Shedding New Light on Sunless Profits
Imagine this dilemma: One of your customers is leaving on a cruise in
less than one week, and she has been so busy that she has not had time
to tan. What to do? Being the knowledgeable salon professional, have the
perfect solution--suggest sunless tanners.
Afraid that offering a sunless tanner is counterproductive to selling
indoor tanning? Think again. What better way to secure customer confidence
than by showing them how to even out those unsightly pressure points and
uneven tan lines? You already offer a complete line of skincare products
to keep your customers' skin moisturized and provide darker, more beautiful
tans. So round out that skincare promotion by offering sunless tanners
and you will find it will shed new light on your profits.
Sunless Tanning, Coming Around Again
Self-tanners have gained popularity in the past few years for a number
of reasons. Certain members of the medical community’s condemnation
of UV light have caused some sun worshippers to seek refuge indoors. And
while indoor tanning offers a controlled environment and all the comforts
one could want, the media's seasonal industry bashing has caused some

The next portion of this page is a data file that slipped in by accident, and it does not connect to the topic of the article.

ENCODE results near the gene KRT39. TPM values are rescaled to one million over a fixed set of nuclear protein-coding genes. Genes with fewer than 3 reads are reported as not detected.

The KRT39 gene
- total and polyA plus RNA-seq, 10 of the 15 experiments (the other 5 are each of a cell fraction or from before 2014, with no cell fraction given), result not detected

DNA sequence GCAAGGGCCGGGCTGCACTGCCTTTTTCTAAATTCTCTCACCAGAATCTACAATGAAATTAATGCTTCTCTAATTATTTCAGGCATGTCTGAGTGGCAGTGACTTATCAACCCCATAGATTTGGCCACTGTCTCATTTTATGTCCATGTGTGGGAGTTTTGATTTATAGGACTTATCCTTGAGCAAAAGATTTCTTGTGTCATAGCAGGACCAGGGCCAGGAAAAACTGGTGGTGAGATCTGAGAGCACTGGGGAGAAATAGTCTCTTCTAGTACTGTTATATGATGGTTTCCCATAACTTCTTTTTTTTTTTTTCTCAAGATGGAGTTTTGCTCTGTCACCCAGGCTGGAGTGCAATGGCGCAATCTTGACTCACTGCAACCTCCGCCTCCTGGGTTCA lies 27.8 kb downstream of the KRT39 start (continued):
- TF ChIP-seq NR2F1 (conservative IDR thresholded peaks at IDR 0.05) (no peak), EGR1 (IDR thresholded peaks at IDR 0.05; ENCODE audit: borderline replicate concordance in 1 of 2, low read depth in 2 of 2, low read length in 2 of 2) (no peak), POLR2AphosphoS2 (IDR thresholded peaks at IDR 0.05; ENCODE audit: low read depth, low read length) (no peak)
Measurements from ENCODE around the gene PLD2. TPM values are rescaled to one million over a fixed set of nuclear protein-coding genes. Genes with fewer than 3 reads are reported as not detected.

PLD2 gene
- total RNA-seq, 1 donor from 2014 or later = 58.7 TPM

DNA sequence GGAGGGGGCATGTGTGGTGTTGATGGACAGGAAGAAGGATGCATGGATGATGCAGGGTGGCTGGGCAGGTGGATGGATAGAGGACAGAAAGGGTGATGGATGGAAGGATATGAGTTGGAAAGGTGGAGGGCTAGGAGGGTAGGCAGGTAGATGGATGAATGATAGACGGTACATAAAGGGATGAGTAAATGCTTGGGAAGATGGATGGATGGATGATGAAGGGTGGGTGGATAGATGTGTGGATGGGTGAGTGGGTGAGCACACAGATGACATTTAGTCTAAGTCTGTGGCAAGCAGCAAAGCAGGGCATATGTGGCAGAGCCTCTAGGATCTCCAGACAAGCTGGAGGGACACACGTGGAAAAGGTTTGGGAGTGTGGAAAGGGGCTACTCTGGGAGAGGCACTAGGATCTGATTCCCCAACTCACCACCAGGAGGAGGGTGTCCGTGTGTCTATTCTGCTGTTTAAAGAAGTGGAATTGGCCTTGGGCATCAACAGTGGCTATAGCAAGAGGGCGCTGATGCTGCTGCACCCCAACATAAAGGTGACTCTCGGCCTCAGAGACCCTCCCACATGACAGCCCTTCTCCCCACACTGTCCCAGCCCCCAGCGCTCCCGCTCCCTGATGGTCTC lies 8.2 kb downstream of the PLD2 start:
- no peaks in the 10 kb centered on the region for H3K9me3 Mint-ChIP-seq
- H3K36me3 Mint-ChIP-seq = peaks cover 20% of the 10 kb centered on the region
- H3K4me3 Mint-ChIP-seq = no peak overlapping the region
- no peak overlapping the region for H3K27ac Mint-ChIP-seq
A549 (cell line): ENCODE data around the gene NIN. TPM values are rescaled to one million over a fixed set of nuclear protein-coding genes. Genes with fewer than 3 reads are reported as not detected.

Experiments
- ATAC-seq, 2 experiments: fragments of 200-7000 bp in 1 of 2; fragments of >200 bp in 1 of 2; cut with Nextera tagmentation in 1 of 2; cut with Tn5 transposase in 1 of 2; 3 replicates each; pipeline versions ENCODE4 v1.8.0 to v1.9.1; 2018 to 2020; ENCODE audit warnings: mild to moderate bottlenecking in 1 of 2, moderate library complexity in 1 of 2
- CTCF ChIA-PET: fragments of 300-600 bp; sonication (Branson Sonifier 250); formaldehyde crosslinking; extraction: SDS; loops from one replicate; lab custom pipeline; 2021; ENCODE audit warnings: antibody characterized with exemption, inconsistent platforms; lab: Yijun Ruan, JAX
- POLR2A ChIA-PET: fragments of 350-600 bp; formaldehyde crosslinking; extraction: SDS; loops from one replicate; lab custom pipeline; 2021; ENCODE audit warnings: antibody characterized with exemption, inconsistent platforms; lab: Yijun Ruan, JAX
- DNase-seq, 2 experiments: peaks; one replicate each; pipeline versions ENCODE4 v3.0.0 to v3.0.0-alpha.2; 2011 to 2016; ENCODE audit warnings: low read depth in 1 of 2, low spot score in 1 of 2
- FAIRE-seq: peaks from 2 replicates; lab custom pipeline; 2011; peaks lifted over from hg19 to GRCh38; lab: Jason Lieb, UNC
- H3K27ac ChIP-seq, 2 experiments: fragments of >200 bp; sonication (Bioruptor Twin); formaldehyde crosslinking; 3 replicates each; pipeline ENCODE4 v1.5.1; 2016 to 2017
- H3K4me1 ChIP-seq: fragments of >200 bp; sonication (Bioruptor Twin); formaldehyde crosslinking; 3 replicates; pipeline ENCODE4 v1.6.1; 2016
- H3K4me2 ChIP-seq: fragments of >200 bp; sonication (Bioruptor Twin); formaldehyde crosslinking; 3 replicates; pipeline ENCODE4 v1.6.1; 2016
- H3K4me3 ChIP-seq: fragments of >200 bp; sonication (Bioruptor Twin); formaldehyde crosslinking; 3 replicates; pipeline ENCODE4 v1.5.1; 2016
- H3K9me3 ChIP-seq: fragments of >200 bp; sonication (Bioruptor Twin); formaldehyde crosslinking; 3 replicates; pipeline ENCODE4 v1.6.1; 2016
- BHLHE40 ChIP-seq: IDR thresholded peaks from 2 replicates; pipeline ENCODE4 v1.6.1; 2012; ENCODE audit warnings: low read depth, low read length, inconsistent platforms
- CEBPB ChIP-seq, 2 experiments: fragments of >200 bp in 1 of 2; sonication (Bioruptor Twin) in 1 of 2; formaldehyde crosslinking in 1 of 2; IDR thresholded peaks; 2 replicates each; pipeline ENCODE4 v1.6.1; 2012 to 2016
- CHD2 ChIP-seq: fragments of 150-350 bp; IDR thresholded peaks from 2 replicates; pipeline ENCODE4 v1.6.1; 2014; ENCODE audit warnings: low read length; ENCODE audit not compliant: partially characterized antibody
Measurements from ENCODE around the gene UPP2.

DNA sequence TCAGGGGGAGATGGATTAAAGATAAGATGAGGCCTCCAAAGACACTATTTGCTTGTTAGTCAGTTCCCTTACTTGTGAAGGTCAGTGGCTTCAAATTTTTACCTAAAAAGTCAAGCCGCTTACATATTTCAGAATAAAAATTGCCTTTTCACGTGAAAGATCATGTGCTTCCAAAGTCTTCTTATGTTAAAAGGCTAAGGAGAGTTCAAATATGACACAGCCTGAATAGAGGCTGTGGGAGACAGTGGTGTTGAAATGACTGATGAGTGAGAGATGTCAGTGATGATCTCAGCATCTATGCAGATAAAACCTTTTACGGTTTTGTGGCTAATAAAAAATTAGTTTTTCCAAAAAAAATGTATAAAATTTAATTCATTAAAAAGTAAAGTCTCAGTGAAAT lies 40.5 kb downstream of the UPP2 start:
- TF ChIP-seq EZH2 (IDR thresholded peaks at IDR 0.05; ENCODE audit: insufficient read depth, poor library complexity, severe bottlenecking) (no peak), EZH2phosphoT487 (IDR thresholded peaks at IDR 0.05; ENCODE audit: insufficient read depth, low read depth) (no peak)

consumers to consider alternatives to tanning beds.
Another reason self-tanners are gaining favor is the ease of application
and upkeep. In the past, a lot of people thought self-tanners were messy
and difficult to apply. Today, self-tanner application has been refined
and products have gained a respectable place in industry.
In addition, many salon owners are noticing a trend toward their clients
covering their faces with towels to avoid premature wrinkling. Sunless
tanners are the perfect remedies for those telltale towel lines on their
faces and necks. In addition, it is a great product for those people who
have problems tanning or for those difficult areas to tan such as the
feet and hands. Sunless tanners also can be used to fill in pressure points
and even out tan lines. And, for some fair skin people, sunless tanners
can be used to augment the tanning process.
How Sunless WorksThe Academic Press Dictionary of Science and Technology
defines dihydroxyacetone like so: "CH2HOCOCH2OH, a colorless, hygroscopic,
crystalline powder; soluble in water and alcohol; melts at 80ºC;
used as an intermediate and in fungicides and cosmetics."
The tanning industry recognizes dihydroxyacetone, or DHA, as the colorless
sugar that makes the magic happen in the self-tanning process. DHA reacts
with skin proteins, including amino acids, in the outermost layer of skin.